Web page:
Highlights Take a sunset stroll across the beautiful U-Bein Bridge. Enjoy an epic train in a chartered carriage over Myanmar’s

Hidden Treasures by Circular Train

Highlights Travel by circular train to discover some of city’s best kept secret – shattered glass factory and scenery leafy

Sunset Cycling to Red Mountain

Highlights Cycling to the Red Mountain Vineyard in the after and stopping by some interesting places for photography of Kyauk

Explore Ancient Bagan by Electric Scooter

Highlights Explore ancient city of Bagan by eco-friendly electric bike. Stop at temples for photography and listen to history and

Belmond Road to Mandalay: Images of the Golden Land (5D/4N)

Belmond Road to Mandalay: Images of the Golden Land  

Camping in Paradise – Mergui Archipelago (4D/3N)

Highlights Explore the untouched island Nyaung Oo Phee as well as Mergui-Archipelago. There you can swim, snorkel to see fishes

Sunrise Balloon Ride over Temples

Highlights Lifetime experience with breathtaking scenery over temples of Bagan. Bagan is rated as one of the top 5 places

Sunset Cocktail Cruise and Sandbank Dinner

Highlights Cruise down the Irrawaddy River in a private wooden river boat Sunset cocktails on the boat and a private

Home Hosted Inthar Meal on Inle Lake

Highlights Discovering Inthar people daily life, culture and cuisine. Taking a longtail boat exploring a local farm and meet the

Pindaya Caves with Home Cooked Lunch

Highlights Discover hundreds of Buddha images in a vast limestone cavern. Join a local family in their home for an

Myanmar :

Enigmatic and enchanting, Myanmar, formerly known as Burma, is often referred to as the Golden Land. Myanmar’s long-term isolation has bequeathed a corner of Southeast Asia full of traditional culture, spirituality and old-world charm. A visit to Myanmar is like turning back the clock. Phone and internet connections can be erratic in areas so you may peacefully experience a culture which emphasises spirituality and reveres monks and holy men.

One of the highlights of a holiday to Myanmar is a visit to the mysterious and striking plain of Bagan. Situated on the banks of the Irrawaddy River, this 42 square kilometre plain is the largest area of Buddhist temples, pagodas, stupas and ancient religious ruins in the world. These date from as early as the 11th and 12th centuries and are particularly atmospheric when viewed from above in a hot air balloon.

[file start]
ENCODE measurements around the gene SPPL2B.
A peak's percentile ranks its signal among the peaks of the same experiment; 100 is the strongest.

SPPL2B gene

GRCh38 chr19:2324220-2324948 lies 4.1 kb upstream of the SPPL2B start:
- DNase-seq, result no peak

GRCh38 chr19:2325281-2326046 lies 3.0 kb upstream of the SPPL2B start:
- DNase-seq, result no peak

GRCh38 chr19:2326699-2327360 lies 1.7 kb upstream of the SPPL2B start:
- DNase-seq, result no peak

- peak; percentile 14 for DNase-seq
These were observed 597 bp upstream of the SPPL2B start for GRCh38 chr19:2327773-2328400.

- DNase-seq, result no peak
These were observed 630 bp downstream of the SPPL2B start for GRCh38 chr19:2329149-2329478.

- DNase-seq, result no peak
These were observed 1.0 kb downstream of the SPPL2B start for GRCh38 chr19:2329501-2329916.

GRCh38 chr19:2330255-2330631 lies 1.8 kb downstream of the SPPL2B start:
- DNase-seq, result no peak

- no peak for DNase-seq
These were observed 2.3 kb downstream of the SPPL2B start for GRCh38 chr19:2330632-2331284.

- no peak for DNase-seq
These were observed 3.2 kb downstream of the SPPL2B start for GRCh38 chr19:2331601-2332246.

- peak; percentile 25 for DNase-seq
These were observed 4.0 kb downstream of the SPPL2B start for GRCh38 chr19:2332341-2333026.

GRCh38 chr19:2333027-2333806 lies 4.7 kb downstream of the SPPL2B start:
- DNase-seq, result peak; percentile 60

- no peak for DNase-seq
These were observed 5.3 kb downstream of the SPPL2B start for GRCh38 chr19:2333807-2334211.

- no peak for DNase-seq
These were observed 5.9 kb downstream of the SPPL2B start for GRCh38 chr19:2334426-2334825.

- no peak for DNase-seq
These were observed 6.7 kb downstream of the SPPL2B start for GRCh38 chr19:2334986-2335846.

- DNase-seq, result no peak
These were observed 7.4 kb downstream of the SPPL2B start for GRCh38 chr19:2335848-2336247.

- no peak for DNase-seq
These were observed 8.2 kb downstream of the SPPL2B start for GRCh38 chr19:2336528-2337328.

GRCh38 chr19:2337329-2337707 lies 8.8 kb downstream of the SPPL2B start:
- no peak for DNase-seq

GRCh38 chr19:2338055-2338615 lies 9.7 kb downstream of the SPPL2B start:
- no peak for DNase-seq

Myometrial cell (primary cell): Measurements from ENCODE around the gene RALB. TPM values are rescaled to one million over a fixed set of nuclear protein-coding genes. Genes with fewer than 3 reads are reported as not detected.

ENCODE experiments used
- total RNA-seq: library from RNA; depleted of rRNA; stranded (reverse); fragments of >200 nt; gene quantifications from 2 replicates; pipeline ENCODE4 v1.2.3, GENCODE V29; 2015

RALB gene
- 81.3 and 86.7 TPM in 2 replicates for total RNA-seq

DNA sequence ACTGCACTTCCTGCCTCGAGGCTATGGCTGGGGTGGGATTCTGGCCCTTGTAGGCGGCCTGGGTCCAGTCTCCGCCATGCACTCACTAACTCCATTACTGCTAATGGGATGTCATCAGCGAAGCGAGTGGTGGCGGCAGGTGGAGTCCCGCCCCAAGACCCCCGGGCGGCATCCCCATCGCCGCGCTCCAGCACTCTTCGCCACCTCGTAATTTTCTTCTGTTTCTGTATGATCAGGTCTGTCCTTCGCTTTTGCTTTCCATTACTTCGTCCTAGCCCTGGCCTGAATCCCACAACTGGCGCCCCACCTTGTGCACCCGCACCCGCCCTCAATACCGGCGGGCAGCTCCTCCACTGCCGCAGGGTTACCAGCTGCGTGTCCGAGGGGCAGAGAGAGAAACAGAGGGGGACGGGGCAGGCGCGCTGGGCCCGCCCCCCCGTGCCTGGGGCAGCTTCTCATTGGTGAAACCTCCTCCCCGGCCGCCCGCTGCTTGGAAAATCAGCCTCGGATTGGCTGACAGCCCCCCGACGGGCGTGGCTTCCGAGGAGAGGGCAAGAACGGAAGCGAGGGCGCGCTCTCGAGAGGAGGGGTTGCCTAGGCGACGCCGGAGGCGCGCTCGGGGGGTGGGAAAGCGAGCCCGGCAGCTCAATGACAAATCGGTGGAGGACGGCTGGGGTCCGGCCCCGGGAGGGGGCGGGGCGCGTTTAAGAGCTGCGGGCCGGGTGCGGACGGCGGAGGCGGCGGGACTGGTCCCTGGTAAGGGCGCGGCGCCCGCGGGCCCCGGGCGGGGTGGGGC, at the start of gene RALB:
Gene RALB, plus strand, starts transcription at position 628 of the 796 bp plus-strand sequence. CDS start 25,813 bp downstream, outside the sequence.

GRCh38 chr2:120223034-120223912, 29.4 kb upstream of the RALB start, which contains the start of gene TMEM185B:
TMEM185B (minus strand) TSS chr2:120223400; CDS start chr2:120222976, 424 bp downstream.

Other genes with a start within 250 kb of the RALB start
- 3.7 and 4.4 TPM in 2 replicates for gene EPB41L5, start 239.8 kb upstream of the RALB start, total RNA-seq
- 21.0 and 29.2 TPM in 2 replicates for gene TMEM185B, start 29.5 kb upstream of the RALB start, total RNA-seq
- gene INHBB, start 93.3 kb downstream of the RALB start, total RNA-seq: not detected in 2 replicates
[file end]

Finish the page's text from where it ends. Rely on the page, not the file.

In Yangon, once known as Rangoon, you can stroll along tree-shaded avenues and marvel at golden stupas and glittering pagodas. A walk around downtown Yangon reveals the spectacular Shwedagon Pagoda, and some of the most impressive colonial era architecture in the region. Mandalay offers the chance to offer alms and food to the monks and novices from the Mahagandayon Monastery before visiting the hundreds of peaceful stupas on Sagaing Hill.

In Myanmar you can journey to colonial hill stations set amongst rolling pine-clad hills. Or drift around Inle Lake with its stilt house villages at the water’s edge. You can feel the power of a Buddhist relic at Kyaiktiyo, also known as Golden Rock, where a huge golden stupa perches precariously on the edge of a hill.




52.89 million



Time Zone

GMT +06.30
(Indochina Time Zone)


230v, 50Hz.



When to Go

The most ideal time to visit the beauty and mystery of Myanmar is in the cool dry months from November to February.

The monsoon weather patterns of Southeast Asia bring with it a distinct dry season which is typically split between a cool season from November to January/February and a hot season from March to May. After the scorching heat of the hot season monsoon rains bring a distinctly rainy season which lasts from June to October. The central region, which is protected by the Arakan mountain range, experiences significantly less rain than other regions of the country

The cool season weather in Myanmar brings with it humid warm days with cool refreshing evenings. It rarely rains during the cool season and the weather can get quite chilly in the mountainous areas, sometimes close to freezing at night. The hot season brings with it high tropical temperatures that reach their peak in April and May. Myanmar’s central region experiences the highest temperatures in the country during this time. The rainy season brings much needed relief to the country with tropical heavy rain showers in the afternoons. The most rain occurs in the delta and coastal areas of the country. The central region of the country usually experiences about half as much rain as the delta and coastal areas. The north of the country is cooler in the hot season; however it receives more rain than the central areas in the rainy season.